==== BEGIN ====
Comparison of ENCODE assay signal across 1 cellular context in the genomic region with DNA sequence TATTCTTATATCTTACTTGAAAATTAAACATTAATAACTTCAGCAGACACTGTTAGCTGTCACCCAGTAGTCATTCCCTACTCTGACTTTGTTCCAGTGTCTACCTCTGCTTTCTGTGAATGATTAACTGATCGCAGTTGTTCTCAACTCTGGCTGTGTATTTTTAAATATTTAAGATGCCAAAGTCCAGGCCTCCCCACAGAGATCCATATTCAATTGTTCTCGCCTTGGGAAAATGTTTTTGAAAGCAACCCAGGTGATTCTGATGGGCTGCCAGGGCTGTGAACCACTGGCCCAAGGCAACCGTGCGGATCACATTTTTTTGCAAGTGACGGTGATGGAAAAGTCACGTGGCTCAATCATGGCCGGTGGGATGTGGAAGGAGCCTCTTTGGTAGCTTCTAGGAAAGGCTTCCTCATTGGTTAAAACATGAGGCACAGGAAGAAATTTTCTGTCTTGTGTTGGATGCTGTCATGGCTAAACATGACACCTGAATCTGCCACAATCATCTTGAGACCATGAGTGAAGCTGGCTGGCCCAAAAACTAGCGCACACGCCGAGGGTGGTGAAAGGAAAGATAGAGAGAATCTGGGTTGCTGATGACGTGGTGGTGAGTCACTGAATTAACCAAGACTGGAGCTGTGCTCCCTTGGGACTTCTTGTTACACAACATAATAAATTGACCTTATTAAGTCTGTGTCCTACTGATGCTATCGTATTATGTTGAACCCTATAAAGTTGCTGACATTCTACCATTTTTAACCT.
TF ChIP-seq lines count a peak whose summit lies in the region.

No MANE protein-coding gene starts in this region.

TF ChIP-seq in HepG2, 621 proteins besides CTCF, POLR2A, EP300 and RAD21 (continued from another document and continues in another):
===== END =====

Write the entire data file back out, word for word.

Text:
Comparison of ENCODE assay signal across 1 cellular context in the genomic region with DNA sequence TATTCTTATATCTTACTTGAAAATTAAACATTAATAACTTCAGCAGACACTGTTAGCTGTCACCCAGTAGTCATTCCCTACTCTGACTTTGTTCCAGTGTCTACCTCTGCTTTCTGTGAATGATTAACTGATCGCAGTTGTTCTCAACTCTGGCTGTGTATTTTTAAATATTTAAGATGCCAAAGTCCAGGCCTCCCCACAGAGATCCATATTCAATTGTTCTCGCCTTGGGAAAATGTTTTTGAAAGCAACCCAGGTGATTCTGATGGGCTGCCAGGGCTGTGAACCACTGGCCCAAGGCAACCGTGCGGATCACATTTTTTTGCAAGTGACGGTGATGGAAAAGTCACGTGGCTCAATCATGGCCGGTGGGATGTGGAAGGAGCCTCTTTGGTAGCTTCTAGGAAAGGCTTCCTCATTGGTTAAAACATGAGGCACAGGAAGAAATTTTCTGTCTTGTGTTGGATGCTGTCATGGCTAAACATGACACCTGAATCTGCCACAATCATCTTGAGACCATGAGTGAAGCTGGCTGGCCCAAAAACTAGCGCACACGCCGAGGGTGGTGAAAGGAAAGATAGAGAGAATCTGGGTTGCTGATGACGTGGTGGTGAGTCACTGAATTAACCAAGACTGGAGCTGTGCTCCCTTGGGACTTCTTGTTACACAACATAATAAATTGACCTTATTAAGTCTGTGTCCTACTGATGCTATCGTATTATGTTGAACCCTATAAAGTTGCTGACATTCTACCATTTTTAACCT.
TF ChIP-seq lines count a peak whose summit lies in the region.

No MANE protein-coding gene starts in this region.

TF ChIP-seq in HepG2, 621 proteins besides CTCF, POLR2A, EP300 and RAD21 (continued from another document and continues in another):